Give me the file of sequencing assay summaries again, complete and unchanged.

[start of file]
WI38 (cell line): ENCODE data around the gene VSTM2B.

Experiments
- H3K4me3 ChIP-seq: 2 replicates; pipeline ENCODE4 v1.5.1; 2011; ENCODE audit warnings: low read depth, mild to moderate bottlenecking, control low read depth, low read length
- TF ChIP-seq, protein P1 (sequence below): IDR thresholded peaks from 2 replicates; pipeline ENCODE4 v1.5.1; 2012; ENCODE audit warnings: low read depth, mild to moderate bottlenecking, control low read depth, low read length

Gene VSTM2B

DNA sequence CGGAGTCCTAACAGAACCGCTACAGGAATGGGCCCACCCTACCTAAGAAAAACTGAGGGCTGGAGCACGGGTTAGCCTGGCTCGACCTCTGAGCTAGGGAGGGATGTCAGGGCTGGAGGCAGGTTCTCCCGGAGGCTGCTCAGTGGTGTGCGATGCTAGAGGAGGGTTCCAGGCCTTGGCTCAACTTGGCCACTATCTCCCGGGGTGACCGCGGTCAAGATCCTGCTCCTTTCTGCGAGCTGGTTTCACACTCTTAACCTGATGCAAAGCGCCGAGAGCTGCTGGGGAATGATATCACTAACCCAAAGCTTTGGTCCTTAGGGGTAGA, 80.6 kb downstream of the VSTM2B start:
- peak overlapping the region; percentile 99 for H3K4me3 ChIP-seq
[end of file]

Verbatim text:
WI38 (cell line): ENCODE data around the gene VSTM2B.

Experiments
- H3K4me3 ChIP-seq: 2 replicates; pipeline ENCODE4 v1.5.1; 2011; ENCODE audit warnings: low read depth, mild to moderate bottlenecking, control low read depth, low read length
- TF ChIP-seq, protein P1 (sequence below): IDR thresholded peaks from 2 replicates; pipeline ENCODE4 v1.5.1; 2012; ENCODE audit warnings: low read depth, mild to moderate bottlenecking, control low read depth, low read length

Gene VSTM2B

DNA sequence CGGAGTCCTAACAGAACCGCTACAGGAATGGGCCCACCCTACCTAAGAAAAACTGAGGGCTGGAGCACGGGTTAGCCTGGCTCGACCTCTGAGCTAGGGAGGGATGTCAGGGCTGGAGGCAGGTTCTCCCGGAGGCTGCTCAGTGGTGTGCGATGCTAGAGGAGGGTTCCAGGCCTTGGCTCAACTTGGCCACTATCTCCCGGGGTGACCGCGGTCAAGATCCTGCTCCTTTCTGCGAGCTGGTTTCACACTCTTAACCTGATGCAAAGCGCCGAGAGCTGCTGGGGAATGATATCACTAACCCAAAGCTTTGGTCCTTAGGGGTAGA, 80.6 kb downstream of the VSTM2B start:
- peak overlapping the region; percentile 99 for H3K4me3 ChIP-seq